Sunday, July 17, 2011
Trailer of the Moment: I Survived Carmaggedon Weekend Edition
The digital sign on the 134 informed me this afternoon that the 405 is officially reopened, and Los Angeles has survived it's closure, whose inconvenience was considered so severe and heinous it was named after a Michael Bay film, relatively unscathed. But before you hop in your car to celebrate the returning integration of LA locales, let's take a look at the trailers for two films which may give you pause, because they suggest some truly dangerous vehicular possibilities.
Duel (1971, Steven Spielberg)
The first feature length film directed by Steven Spielberg, scripted by the great genre author Richard Matheson (I am Legend) originally aired on television as a Movie of the Week, where it was so popular that it received a theatrical release in Europe and eventually in America. I notice a copyright date of 1972 on the trailer, so I am guessing this is from it's European release.
I know some might find this shocking, but after Jaws this is my favorite Spielberg film (emphasis on favorite over best). There's a basic primal aspect to the story and filmmaking that I really respond to, putting an everyman in a senseless terror ride. The primitiveness extends to the narration free trailer whose sixty seconds are action packed. Have fun counting the number of times the title of the film appears in this minute long trailer (I counted nine)!
The Car (1977, Elliot Silverstein)
The result of combining the ingredients of both Spielberg suspense films Duel and Jaws (the introduction to the lead, James Brolin, even features him being woken up a la Roy Scheider's Brody...but he has two daughters instead of two sons, so completely different) with a sprinkling of the devil based horror sub-genre that rose in the wake of The Exorcist (the film even opens with a quote from Church of Satan founder Anton LeVey), 1977's The Car is one of those enjoyable ridiculous films that were common in the 70's or 80's when studios quickly attempted to jump on a popular trend.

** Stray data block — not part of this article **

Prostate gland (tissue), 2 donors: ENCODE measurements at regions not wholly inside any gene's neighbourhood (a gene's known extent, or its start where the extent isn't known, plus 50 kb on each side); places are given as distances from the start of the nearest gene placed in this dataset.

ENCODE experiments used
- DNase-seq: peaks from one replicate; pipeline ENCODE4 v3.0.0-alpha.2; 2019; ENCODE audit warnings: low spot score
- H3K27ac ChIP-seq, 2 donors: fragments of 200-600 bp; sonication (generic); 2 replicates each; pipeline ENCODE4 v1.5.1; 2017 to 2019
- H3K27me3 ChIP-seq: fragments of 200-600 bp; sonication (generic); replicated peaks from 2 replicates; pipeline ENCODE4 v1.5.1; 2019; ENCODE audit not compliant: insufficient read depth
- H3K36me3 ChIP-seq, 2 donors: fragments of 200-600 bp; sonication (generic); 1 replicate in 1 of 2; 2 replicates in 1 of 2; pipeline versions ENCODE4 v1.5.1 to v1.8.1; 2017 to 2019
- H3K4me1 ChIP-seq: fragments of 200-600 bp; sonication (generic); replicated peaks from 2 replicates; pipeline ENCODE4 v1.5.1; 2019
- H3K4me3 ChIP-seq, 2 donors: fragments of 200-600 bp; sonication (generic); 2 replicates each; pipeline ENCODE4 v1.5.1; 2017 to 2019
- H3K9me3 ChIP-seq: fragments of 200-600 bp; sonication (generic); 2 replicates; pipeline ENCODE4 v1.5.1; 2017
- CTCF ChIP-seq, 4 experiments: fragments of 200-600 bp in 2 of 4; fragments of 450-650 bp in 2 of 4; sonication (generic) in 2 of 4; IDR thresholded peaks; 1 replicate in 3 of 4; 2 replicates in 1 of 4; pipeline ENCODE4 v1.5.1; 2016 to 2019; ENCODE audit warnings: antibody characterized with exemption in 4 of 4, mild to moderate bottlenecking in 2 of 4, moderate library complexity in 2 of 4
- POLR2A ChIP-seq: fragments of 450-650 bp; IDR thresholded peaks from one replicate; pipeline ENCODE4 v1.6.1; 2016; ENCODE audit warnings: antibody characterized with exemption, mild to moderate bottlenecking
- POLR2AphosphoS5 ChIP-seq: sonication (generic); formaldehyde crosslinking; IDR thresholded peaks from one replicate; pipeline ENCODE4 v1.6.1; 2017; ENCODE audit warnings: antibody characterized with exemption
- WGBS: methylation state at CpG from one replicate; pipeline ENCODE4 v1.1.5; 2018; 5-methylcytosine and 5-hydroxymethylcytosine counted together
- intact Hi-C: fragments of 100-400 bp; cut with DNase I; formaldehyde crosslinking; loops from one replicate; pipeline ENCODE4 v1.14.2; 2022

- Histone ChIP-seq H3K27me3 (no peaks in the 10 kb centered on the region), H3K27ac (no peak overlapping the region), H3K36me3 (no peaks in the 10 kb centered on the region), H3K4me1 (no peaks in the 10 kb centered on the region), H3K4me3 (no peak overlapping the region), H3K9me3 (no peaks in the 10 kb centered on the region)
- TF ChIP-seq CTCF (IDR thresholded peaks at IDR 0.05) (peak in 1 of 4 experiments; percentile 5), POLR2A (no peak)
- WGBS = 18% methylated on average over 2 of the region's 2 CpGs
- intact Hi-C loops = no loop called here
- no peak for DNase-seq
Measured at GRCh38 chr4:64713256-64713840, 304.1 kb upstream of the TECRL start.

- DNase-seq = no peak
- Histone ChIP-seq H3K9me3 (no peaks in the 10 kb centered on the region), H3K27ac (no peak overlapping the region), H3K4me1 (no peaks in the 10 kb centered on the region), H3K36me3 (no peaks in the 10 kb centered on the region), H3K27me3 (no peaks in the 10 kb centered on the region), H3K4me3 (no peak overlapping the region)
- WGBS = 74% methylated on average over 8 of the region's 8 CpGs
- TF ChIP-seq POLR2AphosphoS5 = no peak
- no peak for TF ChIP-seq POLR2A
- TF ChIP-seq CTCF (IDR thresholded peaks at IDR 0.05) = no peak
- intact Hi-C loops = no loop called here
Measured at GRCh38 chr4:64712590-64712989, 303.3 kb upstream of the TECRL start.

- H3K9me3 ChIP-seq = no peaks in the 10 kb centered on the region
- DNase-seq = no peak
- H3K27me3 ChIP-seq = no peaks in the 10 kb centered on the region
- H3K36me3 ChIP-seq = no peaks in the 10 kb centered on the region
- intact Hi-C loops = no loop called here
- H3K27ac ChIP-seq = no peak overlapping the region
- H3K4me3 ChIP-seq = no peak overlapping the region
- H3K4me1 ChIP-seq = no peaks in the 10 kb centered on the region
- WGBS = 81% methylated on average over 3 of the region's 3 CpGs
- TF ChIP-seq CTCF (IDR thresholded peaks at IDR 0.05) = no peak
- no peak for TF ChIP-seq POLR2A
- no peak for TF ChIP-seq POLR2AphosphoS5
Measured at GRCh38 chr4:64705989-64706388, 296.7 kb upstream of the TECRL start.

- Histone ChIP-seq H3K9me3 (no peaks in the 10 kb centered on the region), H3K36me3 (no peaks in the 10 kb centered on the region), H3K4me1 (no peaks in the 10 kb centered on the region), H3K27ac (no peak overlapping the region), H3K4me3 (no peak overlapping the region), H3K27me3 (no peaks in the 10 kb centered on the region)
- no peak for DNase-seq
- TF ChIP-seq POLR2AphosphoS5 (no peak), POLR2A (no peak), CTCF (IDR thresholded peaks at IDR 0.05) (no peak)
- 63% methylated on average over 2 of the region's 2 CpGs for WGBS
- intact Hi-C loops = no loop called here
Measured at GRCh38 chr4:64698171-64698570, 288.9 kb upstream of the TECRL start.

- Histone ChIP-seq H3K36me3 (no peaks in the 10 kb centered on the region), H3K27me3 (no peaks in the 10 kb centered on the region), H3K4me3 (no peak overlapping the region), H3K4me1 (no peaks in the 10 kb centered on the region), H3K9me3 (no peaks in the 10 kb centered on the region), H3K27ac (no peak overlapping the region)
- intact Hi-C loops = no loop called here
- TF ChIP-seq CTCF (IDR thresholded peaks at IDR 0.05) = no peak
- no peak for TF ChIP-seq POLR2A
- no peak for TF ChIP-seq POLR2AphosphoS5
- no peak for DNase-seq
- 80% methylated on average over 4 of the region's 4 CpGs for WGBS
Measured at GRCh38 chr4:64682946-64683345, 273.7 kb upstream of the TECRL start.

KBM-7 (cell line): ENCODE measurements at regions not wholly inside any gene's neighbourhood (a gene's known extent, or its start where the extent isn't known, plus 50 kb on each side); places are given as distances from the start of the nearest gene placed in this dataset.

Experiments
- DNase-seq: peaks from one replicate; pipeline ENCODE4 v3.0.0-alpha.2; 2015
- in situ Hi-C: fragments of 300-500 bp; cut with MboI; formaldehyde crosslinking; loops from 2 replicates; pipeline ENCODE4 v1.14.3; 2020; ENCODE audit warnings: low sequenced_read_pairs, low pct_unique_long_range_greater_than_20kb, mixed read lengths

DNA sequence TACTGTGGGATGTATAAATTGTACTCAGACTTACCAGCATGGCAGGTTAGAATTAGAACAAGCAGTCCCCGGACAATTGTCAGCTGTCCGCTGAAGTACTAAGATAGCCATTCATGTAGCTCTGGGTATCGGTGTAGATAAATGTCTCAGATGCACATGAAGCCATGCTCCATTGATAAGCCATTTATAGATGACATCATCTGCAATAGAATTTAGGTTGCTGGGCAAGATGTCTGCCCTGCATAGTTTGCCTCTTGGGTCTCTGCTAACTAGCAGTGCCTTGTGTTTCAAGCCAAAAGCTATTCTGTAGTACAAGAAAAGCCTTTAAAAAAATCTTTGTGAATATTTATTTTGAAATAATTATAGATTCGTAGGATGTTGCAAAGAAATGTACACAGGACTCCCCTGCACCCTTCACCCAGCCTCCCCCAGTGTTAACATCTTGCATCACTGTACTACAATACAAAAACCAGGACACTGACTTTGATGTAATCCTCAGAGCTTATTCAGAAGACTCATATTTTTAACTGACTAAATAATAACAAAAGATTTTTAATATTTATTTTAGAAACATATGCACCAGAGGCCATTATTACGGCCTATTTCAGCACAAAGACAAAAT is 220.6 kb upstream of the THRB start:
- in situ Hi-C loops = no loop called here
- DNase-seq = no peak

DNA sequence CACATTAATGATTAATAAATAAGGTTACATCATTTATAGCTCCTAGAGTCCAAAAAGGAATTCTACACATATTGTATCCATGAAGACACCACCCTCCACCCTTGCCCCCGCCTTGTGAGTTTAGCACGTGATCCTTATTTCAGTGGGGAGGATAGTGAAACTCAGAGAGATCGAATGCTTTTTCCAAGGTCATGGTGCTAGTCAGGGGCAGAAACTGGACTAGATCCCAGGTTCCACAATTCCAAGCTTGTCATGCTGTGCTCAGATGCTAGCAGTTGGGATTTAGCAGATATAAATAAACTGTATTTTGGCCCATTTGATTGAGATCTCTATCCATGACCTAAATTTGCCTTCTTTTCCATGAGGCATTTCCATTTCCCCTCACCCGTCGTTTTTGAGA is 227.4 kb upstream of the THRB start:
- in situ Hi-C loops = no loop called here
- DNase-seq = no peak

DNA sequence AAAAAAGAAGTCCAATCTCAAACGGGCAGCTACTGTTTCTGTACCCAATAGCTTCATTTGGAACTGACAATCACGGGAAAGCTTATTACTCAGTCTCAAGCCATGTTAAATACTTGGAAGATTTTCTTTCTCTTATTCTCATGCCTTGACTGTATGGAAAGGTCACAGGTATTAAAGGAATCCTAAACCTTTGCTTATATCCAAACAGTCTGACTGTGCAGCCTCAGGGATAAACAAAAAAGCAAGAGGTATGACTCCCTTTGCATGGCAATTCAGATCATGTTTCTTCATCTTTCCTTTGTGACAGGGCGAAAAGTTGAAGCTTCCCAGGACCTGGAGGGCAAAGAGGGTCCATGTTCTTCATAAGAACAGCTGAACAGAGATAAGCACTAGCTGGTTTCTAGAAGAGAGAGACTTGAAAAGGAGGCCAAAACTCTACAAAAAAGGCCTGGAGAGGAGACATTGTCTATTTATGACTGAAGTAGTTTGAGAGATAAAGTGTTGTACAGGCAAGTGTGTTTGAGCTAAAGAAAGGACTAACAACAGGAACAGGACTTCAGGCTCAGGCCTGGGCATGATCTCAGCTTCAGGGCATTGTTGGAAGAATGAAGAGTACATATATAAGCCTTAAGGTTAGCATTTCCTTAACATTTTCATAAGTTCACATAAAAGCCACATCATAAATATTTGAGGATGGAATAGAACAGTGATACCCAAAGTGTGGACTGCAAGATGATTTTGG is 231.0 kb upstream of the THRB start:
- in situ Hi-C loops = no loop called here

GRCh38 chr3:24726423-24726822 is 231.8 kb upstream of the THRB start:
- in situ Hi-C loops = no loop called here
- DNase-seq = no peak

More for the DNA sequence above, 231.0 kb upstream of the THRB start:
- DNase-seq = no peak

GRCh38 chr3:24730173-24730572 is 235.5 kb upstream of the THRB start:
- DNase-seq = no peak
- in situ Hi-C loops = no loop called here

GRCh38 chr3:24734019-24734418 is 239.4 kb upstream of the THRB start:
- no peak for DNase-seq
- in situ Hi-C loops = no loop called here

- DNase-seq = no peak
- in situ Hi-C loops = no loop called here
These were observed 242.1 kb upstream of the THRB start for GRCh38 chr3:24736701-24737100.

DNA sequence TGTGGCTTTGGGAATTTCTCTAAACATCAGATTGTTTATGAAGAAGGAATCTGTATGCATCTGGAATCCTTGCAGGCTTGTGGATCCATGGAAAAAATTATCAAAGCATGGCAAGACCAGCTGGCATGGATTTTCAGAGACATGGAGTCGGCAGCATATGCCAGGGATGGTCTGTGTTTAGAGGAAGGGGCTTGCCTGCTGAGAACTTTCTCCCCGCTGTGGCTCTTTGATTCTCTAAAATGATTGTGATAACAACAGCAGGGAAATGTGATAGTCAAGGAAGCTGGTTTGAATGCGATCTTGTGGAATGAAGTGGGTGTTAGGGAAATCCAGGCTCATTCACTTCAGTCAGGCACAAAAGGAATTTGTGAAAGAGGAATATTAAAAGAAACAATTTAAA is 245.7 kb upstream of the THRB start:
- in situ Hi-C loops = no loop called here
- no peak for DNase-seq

Similarly to the Duel trailer, The Car trailer heavily showcases the action sequences, but this time with a narrator informing us of the possessive power within, who ponders "what evil force drives...The Car!" (too bad they didn't get Percy Rodrigues) and the bellowing audio symbol of it's destructive urges...the ever threatening horn honk!
If you survived this weekend and find your appetite for vehicular mayhem whetted after these two films, I also recommend Race with the Devil (1975, Jack Starrett) where satanic cults chase after Warren Oates and Peter Fonda who are trying to enjoy a vacation in their Winnebago and Christine (1983, John Carpenter), the Stephen King adaptation where a boys first car has deadly impulses.
And in the meantime, watch the roads!